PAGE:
Could Northern Soul be set for a cultural revival? Judging by the gratifyingly packed film and dance event held last week at the Winter Gardens here in Blackpool, it just may be.
For the uninitiated, Northern Soul was a unique music and dance phenomenon that ignited in the North of England (and also the Midlands, Scotland and Wales) and rapidly turned into a subculture, spanning much of the seventies at its very peak. It emerged from the UK mod scene in the late sixties and its style is very much based on the fast-paced, heavy beats of Tamla Motown sounds from the mid-sixties. Curiously, the more popular the song in the mainstream, the more likely it was to be eschewed by the Northern Soul scene, it was always the rarer tunes by lesser-known artists that were adopted by the culture.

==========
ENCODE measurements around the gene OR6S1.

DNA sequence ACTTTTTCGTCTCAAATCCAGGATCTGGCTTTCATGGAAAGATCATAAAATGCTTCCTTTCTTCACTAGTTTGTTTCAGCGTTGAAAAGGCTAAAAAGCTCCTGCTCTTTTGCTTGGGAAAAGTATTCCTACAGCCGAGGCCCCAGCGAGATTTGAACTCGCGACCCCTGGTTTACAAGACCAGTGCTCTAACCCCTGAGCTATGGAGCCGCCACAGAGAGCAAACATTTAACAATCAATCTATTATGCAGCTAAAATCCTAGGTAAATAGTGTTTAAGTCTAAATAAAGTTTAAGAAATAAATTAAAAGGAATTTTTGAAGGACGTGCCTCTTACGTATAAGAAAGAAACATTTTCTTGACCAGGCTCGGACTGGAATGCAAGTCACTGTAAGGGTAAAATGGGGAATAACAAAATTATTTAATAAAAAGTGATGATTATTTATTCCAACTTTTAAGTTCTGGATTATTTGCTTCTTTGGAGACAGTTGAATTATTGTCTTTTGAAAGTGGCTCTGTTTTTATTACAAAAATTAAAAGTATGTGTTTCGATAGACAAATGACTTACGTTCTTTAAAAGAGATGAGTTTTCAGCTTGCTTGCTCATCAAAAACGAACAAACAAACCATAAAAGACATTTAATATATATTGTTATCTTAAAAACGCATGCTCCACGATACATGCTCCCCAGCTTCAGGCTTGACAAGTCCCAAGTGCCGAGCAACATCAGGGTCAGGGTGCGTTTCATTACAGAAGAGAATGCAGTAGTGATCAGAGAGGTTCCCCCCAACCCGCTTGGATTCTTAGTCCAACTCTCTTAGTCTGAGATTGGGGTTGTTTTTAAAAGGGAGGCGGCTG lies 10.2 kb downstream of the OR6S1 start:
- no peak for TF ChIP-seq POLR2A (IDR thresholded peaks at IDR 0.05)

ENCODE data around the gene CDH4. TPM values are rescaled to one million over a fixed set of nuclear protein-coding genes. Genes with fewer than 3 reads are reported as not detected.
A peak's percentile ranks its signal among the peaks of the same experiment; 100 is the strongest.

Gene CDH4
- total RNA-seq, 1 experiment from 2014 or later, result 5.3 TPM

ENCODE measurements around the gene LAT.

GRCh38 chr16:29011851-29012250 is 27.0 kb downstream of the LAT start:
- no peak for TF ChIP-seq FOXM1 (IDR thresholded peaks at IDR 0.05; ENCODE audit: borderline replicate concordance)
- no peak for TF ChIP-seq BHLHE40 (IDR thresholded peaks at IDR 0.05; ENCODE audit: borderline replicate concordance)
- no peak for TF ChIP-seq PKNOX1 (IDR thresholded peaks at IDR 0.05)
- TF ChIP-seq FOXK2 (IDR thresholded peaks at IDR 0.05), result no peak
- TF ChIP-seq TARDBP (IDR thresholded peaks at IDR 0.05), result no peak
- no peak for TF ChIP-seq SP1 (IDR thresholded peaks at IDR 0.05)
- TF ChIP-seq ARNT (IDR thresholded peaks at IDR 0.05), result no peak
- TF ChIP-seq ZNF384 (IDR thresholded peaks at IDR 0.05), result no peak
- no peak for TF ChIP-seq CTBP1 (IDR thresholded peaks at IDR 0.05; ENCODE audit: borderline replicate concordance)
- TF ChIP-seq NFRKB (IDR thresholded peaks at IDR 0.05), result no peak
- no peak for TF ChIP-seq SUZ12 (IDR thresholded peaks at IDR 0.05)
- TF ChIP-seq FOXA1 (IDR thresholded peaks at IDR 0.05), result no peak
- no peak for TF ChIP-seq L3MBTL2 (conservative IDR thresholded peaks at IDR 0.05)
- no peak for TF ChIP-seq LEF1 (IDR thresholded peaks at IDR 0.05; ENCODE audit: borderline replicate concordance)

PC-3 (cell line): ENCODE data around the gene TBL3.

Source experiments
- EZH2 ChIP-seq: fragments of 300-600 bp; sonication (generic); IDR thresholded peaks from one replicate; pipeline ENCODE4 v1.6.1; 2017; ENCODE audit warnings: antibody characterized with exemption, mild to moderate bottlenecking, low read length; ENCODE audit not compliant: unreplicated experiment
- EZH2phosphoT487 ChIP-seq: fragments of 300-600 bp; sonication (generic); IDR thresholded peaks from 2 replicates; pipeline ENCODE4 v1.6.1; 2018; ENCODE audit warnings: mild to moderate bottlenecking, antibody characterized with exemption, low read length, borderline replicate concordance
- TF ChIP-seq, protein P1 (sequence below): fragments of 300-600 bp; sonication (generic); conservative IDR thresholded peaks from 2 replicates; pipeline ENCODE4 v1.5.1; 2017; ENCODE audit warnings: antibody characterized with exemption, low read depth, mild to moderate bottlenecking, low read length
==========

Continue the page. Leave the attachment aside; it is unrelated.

Blackpool itself had one of the most famous Northern Soul venues in the world, Blackpool Mecca. It enjoyed great success from ’71 to ’79, when the popularity of the scene began to wane due to the uprising of other music genres such as disco and punk.
To this day we host two large Northern Soul events annually in Blackpool, at Blackpool Tower and the Winter Gardens, so it was quite fitting that the film, Northern Soul, was screened here too, in the very place which makes up such a large part of its history.
The story centres on a lonely young working-class man from the North (John) who meets a new friend. Matt introduces him to the heady world of Northern Soul and the story details their lives as they immerse themselves in the culture. Dazzled by the thrill of the lifestyle, they decide to relocate to America, but we all know what happens to the best laid plans of mice and men.
The film was directed by photographer Elaine Constantine and is her feature debut. Amazingly, the film landed in the top ten movie releases last weekend, despite only being released on 83 screens and grossed a very impressive £279,000. So with trends seemingly coming around ever more quickly, are we ready for a resurgence of Northern Soul? This writer would certainly relish the prospect.
Photography courtesy of Richard Jon Photography.
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